Unmanned, Unafraid, and Underscoped
Success in Four Wars with the Predator
The only problem with the Predator is that the Air Force didn't buy enough of them
On 4 November 2002, a black Toyota Land Cruiser departed a farm near al Naqaa, Yemen, and headed down a road toward the city of Marib, about 125 miles east of the capital city of Sanaa. The departure was noted by a Yemeni undercover agent, who relayed the information to operatives of the U.S. Central Intelligence Agency (CIA). The CIA operatives quickly informed the control crew of an unmanned aircraft patrolling the area. Near a military checkpoint some distance up the road, the car veered off into the desert. Without warning, a guided missile launched from the still-undetected aircraft ripped into the vehicle. The Land Cruiser was completely blown apart, the remnants were thoroughly scorched, and the six men riding inside were left quite dead.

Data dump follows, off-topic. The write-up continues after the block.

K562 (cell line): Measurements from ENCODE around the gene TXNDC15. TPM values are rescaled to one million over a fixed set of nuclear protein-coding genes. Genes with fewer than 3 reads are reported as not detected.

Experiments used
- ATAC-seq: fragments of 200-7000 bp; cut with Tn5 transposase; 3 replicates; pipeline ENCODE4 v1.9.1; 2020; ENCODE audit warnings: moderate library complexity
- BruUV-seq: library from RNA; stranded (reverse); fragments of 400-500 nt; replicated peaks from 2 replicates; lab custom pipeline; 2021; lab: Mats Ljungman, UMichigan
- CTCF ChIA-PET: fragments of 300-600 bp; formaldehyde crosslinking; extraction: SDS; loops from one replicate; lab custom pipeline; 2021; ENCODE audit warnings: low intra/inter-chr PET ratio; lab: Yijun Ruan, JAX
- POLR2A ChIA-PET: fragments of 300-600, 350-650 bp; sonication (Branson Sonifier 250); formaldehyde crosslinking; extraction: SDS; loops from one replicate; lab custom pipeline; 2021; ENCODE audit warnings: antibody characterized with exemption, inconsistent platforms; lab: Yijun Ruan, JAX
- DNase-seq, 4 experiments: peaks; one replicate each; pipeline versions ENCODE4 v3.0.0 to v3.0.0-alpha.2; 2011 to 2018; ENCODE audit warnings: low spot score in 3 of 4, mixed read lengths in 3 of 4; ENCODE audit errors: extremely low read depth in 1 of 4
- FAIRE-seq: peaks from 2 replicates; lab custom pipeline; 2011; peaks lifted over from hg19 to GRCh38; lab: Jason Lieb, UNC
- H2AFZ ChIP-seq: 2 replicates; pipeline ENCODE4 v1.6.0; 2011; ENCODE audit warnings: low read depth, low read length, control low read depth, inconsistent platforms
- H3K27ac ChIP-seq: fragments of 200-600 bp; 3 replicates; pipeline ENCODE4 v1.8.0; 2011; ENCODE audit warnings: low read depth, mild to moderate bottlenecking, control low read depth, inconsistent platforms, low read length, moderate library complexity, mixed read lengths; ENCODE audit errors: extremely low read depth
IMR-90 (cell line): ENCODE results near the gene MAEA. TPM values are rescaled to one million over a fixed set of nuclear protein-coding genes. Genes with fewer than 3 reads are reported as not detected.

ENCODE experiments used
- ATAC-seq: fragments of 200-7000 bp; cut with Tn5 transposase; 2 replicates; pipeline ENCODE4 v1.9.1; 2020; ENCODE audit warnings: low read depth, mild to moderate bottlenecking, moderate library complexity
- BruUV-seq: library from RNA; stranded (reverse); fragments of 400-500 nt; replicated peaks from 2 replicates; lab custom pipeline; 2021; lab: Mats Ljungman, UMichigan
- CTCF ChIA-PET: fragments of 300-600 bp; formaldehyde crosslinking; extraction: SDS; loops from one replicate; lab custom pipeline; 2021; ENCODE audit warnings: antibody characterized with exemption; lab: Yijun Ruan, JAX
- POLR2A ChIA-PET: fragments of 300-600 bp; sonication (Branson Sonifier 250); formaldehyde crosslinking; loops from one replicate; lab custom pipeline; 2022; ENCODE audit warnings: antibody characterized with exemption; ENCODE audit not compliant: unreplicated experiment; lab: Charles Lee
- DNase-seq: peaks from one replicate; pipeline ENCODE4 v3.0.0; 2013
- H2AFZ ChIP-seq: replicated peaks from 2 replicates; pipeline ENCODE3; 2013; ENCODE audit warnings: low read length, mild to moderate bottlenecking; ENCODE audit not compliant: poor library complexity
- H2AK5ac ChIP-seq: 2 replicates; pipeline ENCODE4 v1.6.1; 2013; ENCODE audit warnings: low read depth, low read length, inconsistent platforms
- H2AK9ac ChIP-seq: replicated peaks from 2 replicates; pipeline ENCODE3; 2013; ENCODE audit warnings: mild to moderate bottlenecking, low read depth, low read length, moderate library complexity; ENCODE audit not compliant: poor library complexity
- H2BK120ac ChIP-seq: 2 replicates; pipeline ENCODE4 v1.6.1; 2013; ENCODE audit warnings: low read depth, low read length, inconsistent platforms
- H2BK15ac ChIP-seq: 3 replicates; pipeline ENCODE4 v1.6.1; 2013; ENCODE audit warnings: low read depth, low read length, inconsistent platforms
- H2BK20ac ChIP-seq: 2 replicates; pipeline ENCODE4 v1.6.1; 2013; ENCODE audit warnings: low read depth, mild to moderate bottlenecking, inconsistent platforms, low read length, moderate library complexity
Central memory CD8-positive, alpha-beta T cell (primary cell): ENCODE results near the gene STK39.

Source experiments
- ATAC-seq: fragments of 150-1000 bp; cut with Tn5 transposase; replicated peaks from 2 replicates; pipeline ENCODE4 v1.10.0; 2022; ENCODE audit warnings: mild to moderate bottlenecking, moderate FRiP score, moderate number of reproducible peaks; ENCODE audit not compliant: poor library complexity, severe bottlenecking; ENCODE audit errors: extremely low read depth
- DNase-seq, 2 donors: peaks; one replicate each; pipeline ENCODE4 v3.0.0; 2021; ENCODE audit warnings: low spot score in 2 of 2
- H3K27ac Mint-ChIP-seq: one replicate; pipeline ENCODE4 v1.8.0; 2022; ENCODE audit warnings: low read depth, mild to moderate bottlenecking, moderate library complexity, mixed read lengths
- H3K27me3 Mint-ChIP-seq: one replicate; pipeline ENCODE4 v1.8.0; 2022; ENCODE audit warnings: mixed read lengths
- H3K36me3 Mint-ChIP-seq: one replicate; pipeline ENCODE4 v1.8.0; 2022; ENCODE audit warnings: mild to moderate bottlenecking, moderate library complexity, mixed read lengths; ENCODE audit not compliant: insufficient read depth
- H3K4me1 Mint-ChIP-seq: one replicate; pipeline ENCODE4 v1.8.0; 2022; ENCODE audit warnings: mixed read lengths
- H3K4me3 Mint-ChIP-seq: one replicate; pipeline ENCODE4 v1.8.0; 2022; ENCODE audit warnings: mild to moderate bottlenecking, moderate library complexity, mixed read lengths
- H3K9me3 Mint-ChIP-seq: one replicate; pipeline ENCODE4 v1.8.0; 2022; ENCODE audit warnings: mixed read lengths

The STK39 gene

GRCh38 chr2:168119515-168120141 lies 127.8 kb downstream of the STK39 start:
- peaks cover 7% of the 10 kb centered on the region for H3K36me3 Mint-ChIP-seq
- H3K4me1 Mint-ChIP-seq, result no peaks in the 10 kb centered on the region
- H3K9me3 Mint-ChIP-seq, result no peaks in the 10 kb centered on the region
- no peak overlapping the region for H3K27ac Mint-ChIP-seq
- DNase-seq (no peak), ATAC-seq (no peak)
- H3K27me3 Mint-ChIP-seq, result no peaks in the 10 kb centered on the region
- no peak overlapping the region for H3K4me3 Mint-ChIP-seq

One of those killed, and main target of the strike, was Qaed Salim Sinyan al Harethi, whose nom de guerre was Abu Ali. A former security guard for al Qaeda leader Osama bin Laden, he was thought to have played a leading role in the attack on the USS Cole in October 2000, and possibly in the attack on the French oil tanker Limburg in October 2002. One of the dozen or so most wanted men in the world, Abu Ali had been the target of a massive manhunt. Though harbored by friendly tribesman, he had been tracked partly through his overuse of a satellite telephone. The ancestral home of the bin Laden clan, Yemen was a center of al Qaeda activity after the loss of bases in Afghanistan in late 2001. An attempt to capture al Harethi in December 2001 had left eighteen Yemeni soldiers and three villagers dead. Afterwards, the Yemeni government asked for assistance from the Pentagon, and fifty U.S. commandos were sent to the country to train Yemeni troops. The strike was said to have been personally authorized well in advance by U.S. president George W. Bush and Yemeni president Ali Abdallah Saleh.2